The President acquires the following extraordinary powers when the President’s Rule is imposed in a state:
He can take up the functions of the state government and powers vested in the governor or any other executive authority in the state.
He can declare that the powers of the state legislature are to be exercised by the Parliament.
He can take all other necessary steps including the suspension of the constitutional provisions relating to any body or authority in the state.
Therefore, when the President’s Rule is imposed in a state, the President dismisses the state council of ministers headed by the chief minister. The state governor, on behalf of the President, carries on the state administration with the help of the chief secretary of the state or the advisors appointed by the President. This is the reason why a proclamation under Article 356 is popularly known as the imposition of ‘President’s Rule’ in a state. Further, the President either suspends or dissolves the state legislative assembly. The Parliament passes the state legislative bills and the state budget. When the state legislature is thus suspended or dissolved:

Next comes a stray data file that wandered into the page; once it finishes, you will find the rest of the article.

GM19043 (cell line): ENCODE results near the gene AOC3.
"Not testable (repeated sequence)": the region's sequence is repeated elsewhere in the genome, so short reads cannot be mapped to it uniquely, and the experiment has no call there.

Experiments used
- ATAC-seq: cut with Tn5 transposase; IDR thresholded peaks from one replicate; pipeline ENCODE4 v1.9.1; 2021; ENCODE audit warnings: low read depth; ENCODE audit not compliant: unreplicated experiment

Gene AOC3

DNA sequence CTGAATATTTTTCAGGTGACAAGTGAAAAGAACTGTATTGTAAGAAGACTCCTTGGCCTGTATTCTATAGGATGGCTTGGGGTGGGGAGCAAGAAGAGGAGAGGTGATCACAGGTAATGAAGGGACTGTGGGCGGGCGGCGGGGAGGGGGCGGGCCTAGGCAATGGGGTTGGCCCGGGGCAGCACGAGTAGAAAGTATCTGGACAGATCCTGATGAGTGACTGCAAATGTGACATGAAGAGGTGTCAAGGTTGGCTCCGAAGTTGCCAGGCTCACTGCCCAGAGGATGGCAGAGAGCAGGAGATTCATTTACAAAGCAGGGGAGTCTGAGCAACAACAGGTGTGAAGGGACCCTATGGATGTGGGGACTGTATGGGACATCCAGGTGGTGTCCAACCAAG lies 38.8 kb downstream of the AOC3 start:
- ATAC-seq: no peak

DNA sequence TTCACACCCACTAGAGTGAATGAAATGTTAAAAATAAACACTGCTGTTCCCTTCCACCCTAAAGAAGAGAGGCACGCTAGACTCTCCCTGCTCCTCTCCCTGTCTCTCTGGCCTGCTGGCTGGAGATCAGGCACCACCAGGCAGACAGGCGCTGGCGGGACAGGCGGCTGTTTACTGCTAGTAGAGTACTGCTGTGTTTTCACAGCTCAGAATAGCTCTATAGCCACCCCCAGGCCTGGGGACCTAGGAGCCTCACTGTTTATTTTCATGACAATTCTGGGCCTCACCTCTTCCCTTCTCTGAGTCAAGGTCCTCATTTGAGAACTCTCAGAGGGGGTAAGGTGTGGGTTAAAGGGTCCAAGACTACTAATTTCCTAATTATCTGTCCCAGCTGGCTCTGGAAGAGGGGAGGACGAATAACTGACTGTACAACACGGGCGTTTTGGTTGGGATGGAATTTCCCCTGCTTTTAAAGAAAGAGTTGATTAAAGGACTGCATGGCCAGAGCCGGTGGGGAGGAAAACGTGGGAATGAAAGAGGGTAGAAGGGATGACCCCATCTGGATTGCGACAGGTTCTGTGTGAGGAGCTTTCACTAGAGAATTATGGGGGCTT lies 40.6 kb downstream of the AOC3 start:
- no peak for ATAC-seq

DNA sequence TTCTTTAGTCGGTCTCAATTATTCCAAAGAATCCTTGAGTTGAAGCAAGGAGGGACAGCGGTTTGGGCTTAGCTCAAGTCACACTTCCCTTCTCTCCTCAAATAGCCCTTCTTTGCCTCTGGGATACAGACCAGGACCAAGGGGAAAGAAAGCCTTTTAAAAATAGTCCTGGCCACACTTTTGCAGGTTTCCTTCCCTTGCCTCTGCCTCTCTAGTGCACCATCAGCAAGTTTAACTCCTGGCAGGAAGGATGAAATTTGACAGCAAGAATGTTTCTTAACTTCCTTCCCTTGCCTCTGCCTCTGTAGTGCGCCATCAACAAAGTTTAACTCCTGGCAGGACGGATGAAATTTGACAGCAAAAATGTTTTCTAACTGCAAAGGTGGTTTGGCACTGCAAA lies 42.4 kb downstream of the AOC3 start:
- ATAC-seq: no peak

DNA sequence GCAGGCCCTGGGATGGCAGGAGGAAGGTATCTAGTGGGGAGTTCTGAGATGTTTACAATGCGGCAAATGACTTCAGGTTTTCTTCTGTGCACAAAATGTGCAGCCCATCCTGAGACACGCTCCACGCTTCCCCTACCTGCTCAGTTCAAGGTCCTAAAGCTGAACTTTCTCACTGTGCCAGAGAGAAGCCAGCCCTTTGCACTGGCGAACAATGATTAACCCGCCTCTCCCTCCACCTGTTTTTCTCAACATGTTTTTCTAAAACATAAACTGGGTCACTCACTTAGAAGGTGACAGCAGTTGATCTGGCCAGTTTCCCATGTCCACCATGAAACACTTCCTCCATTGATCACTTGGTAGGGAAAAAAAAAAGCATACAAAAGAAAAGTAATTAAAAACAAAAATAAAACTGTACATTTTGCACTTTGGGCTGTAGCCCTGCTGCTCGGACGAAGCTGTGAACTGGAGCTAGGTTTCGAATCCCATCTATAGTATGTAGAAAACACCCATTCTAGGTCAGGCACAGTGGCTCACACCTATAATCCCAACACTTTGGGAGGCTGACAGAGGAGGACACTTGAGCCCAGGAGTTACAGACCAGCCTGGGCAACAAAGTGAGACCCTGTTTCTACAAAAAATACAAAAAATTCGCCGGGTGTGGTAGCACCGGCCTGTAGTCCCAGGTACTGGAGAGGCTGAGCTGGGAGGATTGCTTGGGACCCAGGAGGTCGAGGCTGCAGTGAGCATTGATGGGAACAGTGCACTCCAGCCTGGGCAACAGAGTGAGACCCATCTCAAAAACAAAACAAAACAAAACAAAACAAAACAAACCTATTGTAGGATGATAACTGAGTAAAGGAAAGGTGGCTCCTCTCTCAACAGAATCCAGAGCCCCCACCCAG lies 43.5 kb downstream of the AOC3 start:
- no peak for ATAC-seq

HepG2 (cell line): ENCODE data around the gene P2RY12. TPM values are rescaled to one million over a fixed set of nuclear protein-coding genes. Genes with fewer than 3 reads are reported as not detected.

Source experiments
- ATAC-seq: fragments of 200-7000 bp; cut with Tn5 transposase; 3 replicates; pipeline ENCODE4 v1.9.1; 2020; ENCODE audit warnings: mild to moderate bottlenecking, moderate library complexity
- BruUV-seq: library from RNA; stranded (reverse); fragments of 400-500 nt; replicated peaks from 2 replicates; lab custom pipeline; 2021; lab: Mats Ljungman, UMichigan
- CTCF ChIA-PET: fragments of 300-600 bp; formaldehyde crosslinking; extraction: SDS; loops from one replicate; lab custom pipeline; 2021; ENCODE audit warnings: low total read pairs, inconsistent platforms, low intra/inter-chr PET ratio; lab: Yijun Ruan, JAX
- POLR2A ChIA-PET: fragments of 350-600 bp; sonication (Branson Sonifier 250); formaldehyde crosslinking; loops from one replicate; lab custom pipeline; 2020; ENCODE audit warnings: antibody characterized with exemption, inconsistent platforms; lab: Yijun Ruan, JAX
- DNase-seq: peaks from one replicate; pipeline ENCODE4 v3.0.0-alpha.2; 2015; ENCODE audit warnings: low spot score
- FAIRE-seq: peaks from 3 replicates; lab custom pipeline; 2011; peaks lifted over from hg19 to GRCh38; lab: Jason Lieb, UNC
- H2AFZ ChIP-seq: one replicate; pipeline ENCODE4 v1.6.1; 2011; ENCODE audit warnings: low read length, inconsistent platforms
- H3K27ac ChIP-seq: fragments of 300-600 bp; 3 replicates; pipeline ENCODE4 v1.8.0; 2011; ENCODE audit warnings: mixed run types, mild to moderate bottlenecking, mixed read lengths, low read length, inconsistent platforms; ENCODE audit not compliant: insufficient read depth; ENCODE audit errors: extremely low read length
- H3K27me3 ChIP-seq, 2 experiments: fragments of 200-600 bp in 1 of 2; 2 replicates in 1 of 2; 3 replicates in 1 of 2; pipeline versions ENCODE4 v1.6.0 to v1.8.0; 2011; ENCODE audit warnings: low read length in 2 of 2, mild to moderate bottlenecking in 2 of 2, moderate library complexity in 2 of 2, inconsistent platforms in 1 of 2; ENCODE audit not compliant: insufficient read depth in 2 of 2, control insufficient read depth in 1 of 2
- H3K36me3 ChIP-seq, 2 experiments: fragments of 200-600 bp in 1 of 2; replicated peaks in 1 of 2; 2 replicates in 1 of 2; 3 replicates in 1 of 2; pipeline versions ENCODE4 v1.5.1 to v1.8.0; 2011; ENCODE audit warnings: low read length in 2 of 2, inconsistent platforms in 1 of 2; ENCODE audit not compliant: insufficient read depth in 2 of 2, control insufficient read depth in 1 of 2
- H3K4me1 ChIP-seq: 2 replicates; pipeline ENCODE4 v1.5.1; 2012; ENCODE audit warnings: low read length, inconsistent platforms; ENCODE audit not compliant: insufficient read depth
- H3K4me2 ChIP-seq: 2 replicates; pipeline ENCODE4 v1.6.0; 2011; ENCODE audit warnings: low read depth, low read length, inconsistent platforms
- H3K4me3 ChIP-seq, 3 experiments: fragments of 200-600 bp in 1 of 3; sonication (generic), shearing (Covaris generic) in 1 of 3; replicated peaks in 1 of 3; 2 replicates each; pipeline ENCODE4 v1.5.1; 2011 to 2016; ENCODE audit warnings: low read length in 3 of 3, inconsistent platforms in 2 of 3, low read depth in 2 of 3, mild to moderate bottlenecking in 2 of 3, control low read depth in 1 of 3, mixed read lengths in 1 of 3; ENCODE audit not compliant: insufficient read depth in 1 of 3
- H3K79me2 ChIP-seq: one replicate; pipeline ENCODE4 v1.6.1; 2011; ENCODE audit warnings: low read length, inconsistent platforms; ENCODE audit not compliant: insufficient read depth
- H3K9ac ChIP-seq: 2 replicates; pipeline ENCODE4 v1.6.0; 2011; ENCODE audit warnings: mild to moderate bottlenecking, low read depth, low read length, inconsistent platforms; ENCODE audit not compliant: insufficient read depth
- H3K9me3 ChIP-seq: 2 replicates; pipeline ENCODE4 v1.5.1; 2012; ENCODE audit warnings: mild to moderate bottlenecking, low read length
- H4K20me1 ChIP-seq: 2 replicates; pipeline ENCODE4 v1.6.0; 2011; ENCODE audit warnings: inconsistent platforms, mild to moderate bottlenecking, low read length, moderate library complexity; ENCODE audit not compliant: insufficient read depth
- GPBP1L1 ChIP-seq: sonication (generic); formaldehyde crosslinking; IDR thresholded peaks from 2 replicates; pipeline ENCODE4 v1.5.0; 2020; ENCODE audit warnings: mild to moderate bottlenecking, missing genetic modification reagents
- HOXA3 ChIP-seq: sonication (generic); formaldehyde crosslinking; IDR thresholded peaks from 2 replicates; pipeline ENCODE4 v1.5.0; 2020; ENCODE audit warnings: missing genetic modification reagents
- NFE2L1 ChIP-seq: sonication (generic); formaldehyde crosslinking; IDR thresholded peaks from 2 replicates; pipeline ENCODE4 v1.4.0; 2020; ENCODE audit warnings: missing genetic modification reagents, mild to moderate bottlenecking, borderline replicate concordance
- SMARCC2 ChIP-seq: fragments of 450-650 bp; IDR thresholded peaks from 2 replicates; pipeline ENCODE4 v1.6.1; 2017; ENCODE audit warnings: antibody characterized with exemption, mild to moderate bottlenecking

the Parliament can delegate the power to make laws for the state to the President or to any other authority specified by him in this regard,
the Parliament or in case of delegation, the President or any other specified authority can make laws conferring powers and imposing duties on the Centre or its officers and authorities,
the President can authorise, when the Lok Sabha is not in session, expenditure from the state consolidated fund pending its sanction by the Parliament, and
the President can promulgate, when the Parliament is not in session, ordinances for the governance of the state.